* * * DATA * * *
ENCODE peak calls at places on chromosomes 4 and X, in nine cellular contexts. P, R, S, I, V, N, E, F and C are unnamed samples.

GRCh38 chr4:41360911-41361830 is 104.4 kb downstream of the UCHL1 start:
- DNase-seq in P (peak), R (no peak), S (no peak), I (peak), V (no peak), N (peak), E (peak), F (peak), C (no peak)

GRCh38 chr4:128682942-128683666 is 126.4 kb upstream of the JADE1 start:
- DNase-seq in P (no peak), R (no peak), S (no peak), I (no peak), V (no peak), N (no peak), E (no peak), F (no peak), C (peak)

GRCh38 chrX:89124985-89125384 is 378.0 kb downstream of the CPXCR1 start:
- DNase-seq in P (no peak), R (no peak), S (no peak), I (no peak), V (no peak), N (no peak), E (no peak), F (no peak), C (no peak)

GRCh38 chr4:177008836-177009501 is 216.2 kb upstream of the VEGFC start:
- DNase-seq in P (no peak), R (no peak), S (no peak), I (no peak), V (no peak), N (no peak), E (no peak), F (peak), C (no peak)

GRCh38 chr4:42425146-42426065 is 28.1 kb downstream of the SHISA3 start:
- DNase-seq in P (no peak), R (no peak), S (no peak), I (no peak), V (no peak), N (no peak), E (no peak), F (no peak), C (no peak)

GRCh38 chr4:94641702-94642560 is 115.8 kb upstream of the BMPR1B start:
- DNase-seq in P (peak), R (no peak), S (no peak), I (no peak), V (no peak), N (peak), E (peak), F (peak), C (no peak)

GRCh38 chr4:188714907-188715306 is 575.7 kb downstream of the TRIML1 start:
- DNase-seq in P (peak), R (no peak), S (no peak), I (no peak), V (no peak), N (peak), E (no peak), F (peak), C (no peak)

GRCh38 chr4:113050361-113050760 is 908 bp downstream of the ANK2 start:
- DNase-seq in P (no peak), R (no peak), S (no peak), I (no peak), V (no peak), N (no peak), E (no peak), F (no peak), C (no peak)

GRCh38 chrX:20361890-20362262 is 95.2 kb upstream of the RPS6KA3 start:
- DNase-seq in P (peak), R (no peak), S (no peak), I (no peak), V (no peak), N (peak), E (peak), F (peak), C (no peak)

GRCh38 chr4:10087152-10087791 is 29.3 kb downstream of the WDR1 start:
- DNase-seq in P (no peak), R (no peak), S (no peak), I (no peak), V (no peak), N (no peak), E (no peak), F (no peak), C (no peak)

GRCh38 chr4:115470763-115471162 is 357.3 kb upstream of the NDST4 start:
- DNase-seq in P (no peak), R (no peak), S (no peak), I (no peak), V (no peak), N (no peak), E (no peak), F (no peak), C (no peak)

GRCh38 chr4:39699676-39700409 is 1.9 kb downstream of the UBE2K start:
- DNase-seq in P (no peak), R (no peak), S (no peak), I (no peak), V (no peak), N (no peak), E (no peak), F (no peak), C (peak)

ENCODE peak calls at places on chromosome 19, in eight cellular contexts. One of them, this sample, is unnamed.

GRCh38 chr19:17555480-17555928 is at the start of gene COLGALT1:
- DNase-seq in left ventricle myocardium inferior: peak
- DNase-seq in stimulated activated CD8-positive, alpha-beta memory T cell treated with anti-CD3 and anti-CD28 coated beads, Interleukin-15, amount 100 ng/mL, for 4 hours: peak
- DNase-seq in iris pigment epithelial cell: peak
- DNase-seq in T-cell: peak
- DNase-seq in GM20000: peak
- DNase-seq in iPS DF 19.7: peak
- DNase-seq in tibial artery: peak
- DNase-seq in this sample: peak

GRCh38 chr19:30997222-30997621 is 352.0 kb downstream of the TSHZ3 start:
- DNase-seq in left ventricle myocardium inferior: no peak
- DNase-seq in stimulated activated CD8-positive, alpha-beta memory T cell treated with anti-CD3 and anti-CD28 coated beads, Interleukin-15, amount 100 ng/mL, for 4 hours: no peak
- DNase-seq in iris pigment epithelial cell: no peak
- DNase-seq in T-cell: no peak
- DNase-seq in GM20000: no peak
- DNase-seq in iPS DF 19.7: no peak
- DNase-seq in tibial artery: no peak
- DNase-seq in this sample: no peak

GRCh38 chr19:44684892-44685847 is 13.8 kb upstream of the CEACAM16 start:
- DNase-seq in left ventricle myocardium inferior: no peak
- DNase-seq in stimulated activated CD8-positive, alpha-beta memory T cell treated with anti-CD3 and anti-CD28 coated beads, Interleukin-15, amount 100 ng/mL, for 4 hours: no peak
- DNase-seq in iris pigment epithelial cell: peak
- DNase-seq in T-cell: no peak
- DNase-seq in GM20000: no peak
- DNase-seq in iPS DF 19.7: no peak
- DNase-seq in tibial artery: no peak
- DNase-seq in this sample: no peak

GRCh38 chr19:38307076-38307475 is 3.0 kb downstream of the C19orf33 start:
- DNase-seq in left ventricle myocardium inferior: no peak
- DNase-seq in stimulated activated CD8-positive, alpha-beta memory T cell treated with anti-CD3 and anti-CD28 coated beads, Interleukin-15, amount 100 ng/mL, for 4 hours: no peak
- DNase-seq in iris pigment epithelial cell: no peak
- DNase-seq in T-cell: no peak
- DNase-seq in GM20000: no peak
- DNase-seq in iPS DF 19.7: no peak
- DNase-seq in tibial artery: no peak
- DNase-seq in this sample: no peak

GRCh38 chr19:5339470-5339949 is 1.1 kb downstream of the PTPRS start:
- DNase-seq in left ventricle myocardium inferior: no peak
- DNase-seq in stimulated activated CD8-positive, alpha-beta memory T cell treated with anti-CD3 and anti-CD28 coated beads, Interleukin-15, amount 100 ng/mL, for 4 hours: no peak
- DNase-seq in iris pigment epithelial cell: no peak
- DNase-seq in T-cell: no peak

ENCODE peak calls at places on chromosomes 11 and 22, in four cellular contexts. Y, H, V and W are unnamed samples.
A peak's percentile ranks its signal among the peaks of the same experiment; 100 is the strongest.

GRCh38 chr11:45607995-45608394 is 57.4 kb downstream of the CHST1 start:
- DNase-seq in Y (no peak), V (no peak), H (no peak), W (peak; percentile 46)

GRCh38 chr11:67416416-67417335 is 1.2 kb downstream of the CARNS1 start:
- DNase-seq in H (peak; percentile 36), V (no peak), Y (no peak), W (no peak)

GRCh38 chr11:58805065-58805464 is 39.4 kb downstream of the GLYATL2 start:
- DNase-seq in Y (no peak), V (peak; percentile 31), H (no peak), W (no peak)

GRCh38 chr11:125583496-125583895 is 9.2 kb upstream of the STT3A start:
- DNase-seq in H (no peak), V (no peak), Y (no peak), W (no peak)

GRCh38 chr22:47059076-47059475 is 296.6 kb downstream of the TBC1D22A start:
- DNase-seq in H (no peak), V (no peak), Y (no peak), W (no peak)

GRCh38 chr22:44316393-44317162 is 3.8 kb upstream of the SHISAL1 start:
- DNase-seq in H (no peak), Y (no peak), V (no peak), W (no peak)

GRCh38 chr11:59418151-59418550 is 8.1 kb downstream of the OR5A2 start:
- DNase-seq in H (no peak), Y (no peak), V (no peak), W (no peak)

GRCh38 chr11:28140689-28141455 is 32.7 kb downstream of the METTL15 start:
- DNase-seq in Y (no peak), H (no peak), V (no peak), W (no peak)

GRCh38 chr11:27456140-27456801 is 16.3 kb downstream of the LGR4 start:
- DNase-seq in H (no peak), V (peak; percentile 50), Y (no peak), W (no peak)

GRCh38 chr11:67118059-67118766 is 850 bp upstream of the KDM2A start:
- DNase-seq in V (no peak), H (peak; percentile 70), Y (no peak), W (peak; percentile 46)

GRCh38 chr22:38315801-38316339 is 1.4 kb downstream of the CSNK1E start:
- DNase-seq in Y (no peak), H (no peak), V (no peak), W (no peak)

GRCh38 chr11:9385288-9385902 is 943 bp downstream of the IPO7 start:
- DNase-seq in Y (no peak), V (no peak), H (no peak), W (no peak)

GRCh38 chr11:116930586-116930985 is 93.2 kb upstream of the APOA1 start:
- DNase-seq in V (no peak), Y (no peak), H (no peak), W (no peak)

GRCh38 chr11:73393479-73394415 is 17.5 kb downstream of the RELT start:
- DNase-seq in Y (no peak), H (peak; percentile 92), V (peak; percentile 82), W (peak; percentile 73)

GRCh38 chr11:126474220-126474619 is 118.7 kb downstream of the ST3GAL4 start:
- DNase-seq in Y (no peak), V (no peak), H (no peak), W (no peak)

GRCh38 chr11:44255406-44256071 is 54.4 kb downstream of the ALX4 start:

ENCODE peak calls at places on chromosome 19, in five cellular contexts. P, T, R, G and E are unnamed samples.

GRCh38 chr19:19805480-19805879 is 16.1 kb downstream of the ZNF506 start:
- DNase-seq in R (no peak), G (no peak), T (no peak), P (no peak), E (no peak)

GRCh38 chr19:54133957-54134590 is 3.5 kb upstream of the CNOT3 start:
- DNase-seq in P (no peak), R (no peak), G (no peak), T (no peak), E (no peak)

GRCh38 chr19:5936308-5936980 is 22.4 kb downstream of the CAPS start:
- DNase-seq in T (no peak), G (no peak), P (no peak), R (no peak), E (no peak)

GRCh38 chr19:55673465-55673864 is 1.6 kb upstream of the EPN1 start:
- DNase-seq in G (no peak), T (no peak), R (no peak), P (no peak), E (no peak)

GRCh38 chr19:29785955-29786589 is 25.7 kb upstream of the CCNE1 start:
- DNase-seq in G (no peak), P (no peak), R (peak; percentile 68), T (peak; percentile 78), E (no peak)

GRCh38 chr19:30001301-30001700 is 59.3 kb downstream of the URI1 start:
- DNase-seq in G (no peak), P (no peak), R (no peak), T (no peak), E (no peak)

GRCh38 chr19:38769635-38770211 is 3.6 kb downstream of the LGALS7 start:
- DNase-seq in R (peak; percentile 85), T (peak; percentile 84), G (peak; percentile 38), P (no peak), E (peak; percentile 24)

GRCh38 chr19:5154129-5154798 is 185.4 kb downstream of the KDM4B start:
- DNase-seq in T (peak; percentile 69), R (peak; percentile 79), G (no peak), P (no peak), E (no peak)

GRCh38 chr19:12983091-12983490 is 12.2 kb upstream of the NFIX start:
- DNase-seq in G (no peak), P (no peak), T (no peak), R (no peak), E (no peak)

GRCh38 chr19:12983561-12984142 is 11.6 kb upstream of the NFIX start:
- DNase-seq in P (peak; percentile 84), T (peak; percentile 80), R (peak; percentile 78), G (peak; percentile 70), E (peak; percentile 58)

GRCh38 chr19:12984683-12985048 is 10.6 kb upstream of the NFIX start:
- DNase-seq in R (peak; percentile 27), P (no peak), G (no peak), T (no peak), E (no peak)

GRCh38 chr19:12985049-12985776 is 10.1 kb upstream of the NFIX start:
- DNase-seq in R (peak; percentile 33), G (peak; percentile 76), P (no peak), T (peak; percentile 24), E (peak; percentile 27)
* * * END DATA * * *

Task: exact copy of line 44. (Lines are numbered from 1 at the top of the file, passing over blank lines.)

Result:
- DNase-seq in this sample: no peak